Oh Mabon – are you my favourite sabbat? You with your turning leaves, crisp mornings and cosy jumpers?! (Yes, I ask that about all the festivals on the wheel of the year, but don’t tell Mabon that!) But what is Mabon I hear you ask? Well, let’s find out.

Mabon is otherwise known as the autumn equinox and is one of two days of the year when the dark of the night and the light of the day are in balance. The other one is, as you might have guessed, the spring equinox! Equinox by the way comes from Latin and means ‘equal night’; but the name Mabon was given to this festival fairly recently, and named for the god of Welsh mythology, son of the Earth Mother Goddess.

The Wheel of The Year 

This festival is one of what we witches and pagans call the wheel of the year – the year seen through a cyclical lens rather than a linear one. Reflecting nature’s rhythm of birth, death and re-birth, the wheel of the year is one continuing loop of seasonal changes from dormancy to seed planting, from growing to harvesting and round again to dormancy.

In the Northern Hemisphere, this festival falls on the 21st September and is the second harvest, the harvest of fruit. It is a time for gratitude and thanksgiving as we acknowledge the abundance and ripeness of the earth. Our ancestors would have been gathering all that Mother Earth had to offer at this time of year – fruit yes, but also squashes, corn and nuts, and made preparations for preserving for over the winter. Although light and dark are currently in perfect balance, we are on the cusp of transition, moving from light to dark, yang to yin, growth to dormancy and doing to being. The turning of the wheel of the year is nearing completion and we are entering the waning part of the cycle. Now is the time for slowing down, shifting emphasis from outward achievement to inner reflection, and enjoying a period of rest, contemplation and renewal. 

what is Mabon autumn scene

Photo by Lukasz Szmigiel on Unsplash

Cyclical Living

What is Mabon is a bigger question than just what the word means. It’s a question of where it fits into a cyclical way of living. As we proceed through the cycles of the year and are greeted with the signs of the changing of Mother Nature’s seasons, we are reminded that we are not apart from nature, but rather a part of it. Just like the plant that goes from seed to growth to dormancy, so too do we have cycles that enable us to shine our light outwards or come into hibernation. We cannot always be striving, pushing and reaching, but must sometimes be surrendering, resting and reflecting. You can read more about this cyclical way of living here.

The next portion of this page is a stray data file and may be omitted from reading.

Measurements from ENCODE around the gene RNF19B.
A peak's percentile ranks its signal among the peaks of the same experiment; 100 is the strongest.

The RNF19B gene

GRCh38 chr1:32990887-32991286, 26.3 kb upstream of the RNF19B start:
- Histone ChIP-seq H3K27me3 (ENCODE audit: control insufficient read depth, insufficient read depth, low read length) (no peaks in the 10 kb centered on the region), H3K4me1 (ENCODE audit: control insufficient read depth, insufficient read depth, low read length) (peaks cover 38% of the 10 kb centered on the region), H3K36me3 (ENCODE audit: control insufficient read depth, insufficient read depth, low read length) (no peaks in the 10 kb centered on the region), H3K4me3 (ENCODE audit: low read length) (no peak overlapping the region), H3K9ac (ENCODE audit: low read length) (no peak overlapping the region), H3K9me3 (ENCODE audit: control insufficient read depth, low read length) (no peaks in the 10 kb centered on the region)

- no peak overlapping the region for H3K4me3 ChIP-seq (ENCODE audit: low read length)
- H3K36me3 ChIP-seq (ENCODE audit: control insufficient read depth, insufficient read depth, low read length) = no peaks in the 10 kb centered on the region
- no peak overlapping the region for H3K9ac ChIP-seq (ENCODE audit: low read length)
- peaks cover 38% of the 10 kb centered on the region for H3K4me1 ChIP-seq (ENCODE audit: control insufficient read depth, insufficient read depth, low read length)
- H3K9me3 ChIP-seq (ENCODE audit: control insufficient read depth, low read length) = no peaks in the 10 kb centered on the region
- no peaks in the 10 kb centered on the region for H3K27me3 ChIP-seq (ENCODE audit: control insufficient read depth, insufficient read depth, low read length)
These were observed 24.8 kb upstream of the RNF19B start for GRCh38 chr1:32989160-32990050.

This sabbat – and all the ones during autumn and winter –  is reflected in the waning cycle of the moon. And just like during that time, Mabon is a great time to release anything from your life that no longer serves your purpose, aligns with your values or crosses your boundaries. Use releasing rituals, shadow work and meditations to reflect and journal about what issues have been continuing to come up for you during the first half of the year, so that you do not drag them with you into the seasons that follow.

Autumn is the time associated with the pre-menstrual phase of women’s sacred cycle and can be a time when the inner voice becomes more critical. So utilise the fact that this is the season to withdraw and give yourself some permission to lean into some serious self care. Take baths with essential oils like lavender, rose and clary sage; carve out time to curl up with a good book, and drink delicious healthy hot drinks like turmeric latte or cacao. If you would like to get a discount on Fairtrade, sustainable cacao, please click here.

Further reading

You can read about other festivals on the wheel of the year here:

What is Lammas?

How to celebrate Beltane

What is the spring equinox?

Imbolc – meaning and origins

What is Samhain?